Areas of research: 1) world literature (including Latin American and Caribbean, US, and European, especially from the 19th and 20th century); 2) philosophy, including contemporary critical theory and continental philosophy, the philosophy of education, ethical philosophy, and various forms of pragmatism; 3) the philosophy, cultures, and politics of athletics, especially basketball; and 4) interdisciplinary arts and ideas in the humanities including architecture and urbanism; creative non-fiction; the graphic novel; outsider art; and contemplative practices.
Languages: Spanish; Reading proficiency in Italian, French, and Portuguese
I received my Ph.D. in Literature from Duke University in 1991 and have been teaching at the University of Michigan since 1992.
I think about sports, literature, philosophy and the arts as equipment for living.
In my teaching and writing, I creatively explore and convey how critically engaging these spheres of human experience can enhance the enjoyment we derive from them, deepen our understanding of their role in society, and develop our ability to read and to invent the kinds of stories — about ourselves, others, and the world we live in — that can make that world a little bit better.
In my twenty years as a university professor, I've taught a wide variety of undergraduate and graduate courses on literature, philosophy, and culture for the University of Michigan's Department of Comparative Literature and Residential College. Among them, some of my favorites have been the Cultures of Basketball, introductory surveys in Comparative Literature (framed under such rubrics as "Innocence and Experience," "Reading to Live," or "In and Out of Eden"), introductions to literary theory and criticism, in-depth studies of individual writers such as Karl Marx, William James, Jorge Luis Borges, or Baruch Spinoza, and advanced courses on world literature in translation. I've also enjoyed interdisciplinary pedagogical collaborations with colleagues from Architecture and Urban Planning, Italian, Philosophy, English, and Creativity and Consciousness.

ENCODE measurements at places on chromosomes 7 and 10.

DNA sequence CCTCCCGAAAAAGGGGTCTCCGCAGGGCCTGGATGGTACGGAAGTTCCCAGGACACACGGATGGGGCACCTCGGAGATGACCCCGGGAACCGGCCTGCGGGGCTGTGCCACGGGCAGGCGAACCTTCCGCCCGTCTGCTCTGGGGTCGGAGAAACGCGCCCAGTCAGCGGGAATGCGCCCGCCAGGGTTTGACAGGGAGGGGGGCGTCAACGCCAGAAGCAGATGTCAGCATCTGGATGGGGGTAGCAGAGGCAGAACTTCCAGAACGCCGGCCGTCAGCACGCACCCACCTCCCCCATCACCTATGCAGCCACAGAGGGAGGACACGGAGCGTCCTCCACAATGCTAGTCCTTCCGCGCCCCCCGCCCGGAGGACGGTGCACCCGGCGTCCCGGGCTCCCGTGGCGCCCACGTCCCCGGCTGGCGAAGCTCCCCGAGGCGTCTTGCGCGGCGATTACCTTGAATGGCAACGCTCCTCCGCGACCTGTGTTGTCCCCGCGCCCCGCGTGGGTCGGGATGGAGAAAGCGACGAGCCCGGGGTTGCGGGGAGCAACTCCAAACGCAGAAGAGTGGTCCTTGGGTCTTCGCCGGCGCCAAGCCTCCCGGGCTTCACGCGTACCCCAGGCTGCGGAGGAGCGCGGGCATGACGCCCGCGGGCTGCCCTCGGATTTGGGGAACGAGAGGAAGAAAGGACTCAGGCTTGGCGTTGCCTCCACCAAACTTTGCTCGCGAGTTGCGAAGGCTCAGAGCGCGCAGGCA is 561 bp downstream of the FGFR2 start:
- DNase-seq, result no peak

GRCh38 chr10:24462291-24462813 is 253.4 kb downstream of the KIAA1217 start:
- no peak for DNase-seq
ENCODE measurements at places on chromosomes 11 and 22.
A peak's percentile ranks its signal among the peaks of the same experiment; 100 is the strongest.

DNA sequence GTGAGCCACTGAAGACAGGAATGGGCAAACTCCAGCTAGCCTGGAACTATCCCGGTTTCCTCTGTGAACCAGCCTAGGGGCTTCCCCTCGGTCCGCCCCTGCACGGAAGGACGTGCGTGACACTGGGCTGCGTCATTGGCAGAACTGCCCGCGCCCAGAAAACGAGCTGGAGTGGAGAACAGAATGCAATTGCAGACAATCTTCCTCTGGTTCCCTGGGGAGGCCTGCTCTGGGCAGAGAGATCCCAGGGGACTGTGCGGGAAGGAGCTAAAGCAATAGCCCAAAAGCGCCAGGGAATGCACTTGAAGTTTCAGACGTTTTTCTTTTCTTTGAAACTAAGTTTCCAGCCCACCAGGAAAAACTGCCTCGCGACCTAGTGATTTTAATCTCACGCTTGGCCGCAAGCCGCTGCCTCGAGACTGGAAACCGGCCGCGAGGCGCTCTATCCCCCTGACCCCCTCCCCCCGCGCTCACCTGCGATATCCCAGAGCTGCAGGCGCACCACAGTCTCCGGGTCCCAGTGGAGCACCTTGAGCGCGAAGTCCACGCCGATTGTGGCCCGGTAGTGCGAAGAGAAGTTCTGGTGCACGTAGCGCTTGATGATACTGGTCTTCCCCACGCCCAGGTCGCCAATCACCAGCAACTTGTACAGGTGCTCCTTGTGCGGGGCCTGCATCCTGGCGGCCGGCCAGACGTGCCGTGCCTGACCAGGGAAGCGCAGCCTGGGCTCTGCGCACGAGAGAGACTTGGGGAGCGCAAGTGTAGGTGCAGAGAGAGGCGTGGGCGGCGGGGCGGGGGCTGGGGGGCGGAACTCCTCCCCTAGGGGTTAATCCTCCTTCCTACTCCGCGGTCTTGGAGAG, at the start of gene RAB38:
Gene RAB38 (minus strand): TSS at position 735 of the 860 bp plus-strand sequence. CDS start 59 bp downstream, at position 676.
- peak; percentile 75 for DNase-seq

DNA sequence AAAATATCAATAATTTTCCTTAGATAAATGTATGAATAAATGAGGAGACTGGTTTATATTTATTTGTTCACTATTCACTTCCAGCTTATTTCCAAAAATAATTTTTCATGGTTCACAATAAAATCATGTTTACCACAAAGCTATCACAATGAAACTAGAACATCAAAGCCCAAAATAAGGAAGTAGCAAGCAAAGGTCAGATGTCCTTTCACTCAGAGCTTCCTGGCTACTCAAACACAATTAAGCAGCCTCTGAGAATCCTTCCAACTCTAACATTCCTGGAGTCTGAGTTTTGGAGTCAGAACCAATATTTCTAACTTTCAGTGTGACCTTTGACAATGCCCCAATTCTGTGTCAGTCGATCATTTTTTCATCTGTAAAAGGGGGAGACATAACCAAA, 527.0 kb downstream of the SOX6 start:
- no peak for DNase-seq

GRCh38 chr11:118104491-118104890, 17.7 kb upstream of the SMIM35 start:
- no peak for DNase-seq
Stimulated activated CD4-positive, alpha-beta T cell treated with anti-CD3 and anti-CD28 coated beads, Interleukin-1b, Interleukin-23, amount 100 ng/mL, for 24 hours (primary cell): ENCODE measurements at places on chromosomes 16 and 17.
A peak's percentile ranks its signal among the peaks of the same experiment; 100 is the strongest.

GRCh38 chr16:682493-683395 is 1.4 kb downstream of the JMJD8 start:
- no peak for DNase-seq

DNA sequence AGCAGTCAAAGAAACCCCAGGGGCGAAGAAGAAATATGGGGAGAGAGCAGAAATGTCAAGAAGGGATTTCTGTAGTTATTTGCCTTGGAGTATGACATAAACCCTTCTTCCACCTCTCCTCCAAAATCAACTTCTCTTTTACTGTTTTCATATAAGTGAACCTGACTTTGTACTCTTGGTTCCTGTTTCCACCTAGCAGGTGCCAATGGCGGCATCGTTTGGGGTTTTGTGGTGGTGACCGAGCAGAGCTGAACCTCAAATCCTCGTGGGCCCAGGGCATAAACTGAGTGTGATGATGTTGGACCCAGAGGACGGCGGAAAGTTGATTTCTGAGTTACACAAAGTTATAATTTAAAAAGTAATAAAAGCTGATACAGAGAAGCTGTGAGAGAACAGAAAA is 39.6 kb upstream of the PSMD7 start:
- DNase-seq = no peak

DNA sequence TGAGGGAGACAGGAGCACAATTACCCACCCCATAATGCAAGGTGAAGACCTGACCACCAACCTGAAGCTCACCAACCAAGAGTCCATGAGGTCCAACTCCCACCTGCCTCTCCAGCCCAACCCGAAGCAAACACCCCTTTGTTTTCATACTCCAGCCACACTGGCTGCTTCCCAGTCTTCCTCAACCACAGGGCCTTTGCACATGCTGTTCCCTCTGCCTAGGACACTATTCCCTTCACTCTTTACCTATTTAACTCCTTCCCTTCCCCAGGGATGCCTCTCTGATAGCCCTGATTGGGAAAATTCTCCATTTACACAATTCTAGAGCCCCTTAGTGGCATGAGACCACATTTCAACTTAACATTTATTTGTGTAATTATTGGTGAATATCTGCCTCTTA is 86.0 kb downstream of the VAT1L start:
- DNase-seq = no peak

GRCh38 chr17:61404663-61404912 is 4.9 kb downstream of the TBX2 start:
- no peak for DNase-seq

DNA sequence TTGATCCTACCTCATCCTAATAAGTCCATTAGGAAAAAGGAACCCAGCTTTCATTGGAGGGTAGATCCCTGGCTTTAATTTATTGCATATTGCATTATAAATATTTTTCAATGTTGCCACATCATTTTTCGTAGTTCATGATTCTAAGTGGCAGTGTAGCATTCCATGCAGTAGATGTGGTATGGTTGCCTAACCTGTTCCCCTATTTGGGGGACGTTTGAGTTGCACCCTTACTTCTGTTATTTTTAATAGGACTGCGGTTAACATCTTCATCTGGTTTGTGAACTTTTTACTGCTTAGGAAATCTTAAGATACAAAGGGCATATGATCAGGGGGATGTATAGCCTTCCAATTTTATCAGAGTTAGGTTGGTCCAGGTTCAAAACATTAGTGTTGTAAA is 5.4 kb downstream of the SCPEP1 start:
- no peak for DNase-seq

To complement my scholarly writing and to both stimulate and express my creativity in teaching, I founded and run the basketball blog: Go Yago! Life as a Point Guard and the literature and teaching blog Yago's Reading to Live. As part of my Cultures of Basketball course, I maintained the Cultures of Basketball course diary, a creative non-fiction combination of pedagogical memoir, literary and philosophical reflection, and basketball history. I've also contributed work online to the legendary blog FreeDarko, to the online magazine The Good Men Project, and to the periodical audio blog Voice on the Floor.
I've published more traditional academic essays on various topics in comparative literature in such print publications as New Centennial Review, PMLA, Discourse, Angelaki, and Encounter: Education for Meaning and Social Justice. I've recently begun to produce academic essays on the culture and discourse of athletics.
- Mythologies of Basketball: On the Uses and Abuses of Sport for American Lfe (book manuscript in progress)
o Reading to Live (book manuscript in progress, 330 pp.)
o Living Invention, or the Way of Julio Cortázar (book manuscript in progress, 372 pp.)
o Postmodernity in Latin America: The Argentine Paradigm (Durham: Duke UP, 1994)
- ""The Meanings of Manu: Style, Race and Globalization in the Culture of Basketball" forthcoming in Sports and National Identity in Latin America.
- "What We Mean When We Say “Play the Right Way”: Strategic Fundamentals, Morality, and Race in the Culture of Basketball," is currently under review by the Journal of the Midwest Modern Language Association.
o “The Difference that Time Makes: Hopelessness and Potency in Borges’ ‘El Aleph’” Thinking with Borges, Ed. William Egginton and David Johnson (Aurora: Davies Group Publishers, 2009), 87-101.
o “Magic and Autonomy in Historias mínimas and La vita è bella” (with Vincenzo Binetti), Discourse28.2-3 (2008): 130-152.